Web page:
In the 6th article of the Apostles’ Creed, we confess Christ “ascended to heaven and sits at the right hand of God the Father almighty” (ascendit ad coelum, sedet at dexteram Dei Patris omnipotentis). The language of “sitting” is symbolic of his present heavenly rule or royal session over all things. It is ecumenical, ancient, biblical Christian truth that Christ is reigning now.
Sometimes we give the impression or might be tempted to think that the last time we see Jesus in Scripture is at the end of the gospels but, of course, that is not true. We see him in Acts chapters 1 and 9 as well as in the Revelation. There are changes, however, in how often we see and where we see him. That change is recorded for us in Acts 1:9–11:
And when he had said these things, as they were looking on, he was lifted up, and a cloud took him out of their sight. And while they were gazing into heaven as he went, behold, two men stood by them in white robes, and said, “Men of Galilee, why do you stand looking into heaven? This Jesus, who was taken up from you into heaven, will come in the same way as you saw him go into heaven” (ESV).
One of the earliest recorded confessions of the Christian faith occurs in 1 Timothy 3:16. It says Christ was,
…Manifested in the flesh;
Vindicated by the Spirit;
Seen by angels;
Proclaimed among the nations;
Believed on in the world;
Taken up in glory.
The ecumenical (i.e., universal) Christian confession that we know as the Apostles’ Creed has its root in this confession and in what the earliest post-apostolic Christian church called the “rule of faith” (regula fidei). We see that rule being preserved in the writings of Irenaeus, the senior pastor in Lyons, in the 170s AD. He was not inventing anything, however. He was preserving the shared confession of faith.
The Church, though dispersed throughout the whole world, even to the ends of the earth, has received from the apostles and their disciples this faith: in one God, the Father Almighty, Maker of heaven, and earth, and the sea, and all things that are in them; and in one Christ Jesus, the Son of God, who became incarnate for our salvation; and in the Holy Spirit, who proclaimed through the prophets the administrations of God, and the advents, and the birth from a virgin, and the passion, and the resurrection from the dead, and the ascension into heaven in the flesh of the beloved Christ Jesus, our Lord, and His manifestation from heaven in the glory of the Father “to gather all things in one,” and to raise up anew all flesh of the whole human race, in order that to Christ Jesus, our Lord, and God, and Savior, and King, according to the will of the invisible Father, “every knee should bow, of things in heaven, and things in earth, and things under the earth, and that every tongue should confess” to Him, and that He should execute just judgment towards all (Adv. Haer. 1.10.1).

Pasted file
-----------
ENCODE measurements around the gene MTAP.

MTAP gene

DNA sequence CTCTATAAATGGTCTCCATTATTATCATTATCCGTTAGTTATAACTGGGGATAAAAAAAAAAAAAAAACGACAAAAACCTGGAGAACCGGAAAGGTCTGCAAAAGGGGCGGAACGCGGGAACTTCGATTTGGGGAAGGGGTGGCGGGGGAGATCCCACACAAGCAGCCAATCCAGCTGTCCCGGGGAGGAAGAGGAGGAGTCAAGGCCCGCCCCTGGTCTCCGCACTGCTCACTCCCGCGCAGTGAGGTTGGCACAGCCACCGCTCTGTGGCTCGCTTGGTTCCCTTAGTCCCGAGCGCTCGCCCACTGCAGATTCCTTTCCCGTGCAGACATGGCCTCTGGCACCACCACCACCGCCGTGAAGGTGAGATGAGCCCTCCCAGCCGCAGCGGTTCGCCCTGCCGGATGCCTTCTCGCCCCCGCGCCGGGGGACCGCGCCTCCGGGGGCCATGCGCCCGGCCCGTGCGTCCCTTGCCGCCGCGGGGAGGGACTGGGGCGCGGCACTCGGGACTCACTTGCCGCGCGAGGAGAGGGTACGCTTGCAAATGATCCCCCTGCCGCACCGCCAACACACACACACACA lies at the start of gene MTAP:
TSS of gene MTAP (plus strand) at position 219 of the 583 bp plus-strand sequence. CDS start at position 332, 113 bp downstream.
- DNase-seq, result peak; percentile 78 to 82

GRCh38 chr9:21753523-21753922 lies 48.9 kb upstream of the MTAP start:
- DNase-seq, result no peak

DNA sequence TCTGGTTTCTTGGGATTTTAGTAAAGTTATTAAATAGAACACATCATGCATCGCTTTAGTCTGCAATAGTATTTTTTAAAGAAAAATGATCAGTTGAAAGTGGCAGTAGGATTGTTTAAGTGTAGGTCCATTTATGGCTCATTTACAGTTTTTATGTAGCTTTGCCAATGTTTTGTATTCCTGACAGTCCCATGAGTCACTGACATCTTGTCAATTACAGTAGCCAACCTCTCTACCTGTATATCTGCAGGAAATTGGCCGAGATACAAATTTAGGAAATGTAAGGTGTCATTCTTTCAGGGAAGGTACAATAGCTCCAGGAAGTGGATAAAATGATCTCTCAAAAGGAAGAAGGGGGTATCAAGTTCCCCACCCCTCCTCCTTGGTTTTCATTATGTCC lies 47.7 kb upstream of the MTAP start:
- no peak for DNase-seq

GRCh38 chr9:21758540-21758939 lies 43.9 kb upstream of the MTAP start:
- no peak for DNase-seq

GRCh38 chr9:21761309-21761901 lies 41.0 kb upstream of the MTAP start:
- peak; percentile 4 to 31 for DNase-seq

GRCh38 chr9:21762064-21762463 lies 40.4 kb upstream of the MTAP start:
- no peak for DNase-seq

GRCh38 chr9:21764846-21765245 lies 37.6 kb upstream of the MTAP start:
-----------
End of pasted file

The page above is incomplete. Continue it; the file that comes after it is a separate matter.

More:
The substance of what we later know as the Apostles’ Creed is clearly present. Reading the passage aloud one can hear the same language, the same phrases, the same pattern as found in the Apostles’ Creed and the Nicene-Constantinopolitan Creed. We find the same language elsewhere in this same work and in Tertullian in the early 3rd century. One of the fundamental affirmations of the faith is “the ascension into heaven” of Christ. In the 6th article of the Apostles’ Creed, we confess Christ “ascended to heaven and sits at the right hand of God the Father almighty” (ascendit ad coelum, sedet at dexteram Dei Patris omnipotentis). The language of “sitting” is symbolic of his present heavenly rule or royal session over all things. It is ecumenical, ancient, biblical Christian truth that Christ is reigning now.
In the church calendar, this past Thursday we remembered the bodily ascension (“taken up in glory”) of our Lord Jesus Christ. The ascension in part of the complex of events by which our Lord Jesus accomplished our salvation. It marks the beginning of the end of history. We await his bodily return—pace our Dispensational friends, the Scriptures promise but one return of Christ and it will be bodily, visible, noisy, and final. Scripture says:
For this we declare to you by a word from the Lord, that we who are alive, who are left until the coming of the Lord, will not precede those who have fallen asleep. For the Lord himself will descend from heaven with a cry of command, with the voice of an archangel, and with the sound of the trumpet of God. And the dead in Christ will rise first. Then we who are alive, who are left, will be caught up together with them in the clouds to meet the Lord in the air, and so we will always be with the Lord. Therefore encourage one another with these words (1 Thess 4:15–18; ESV).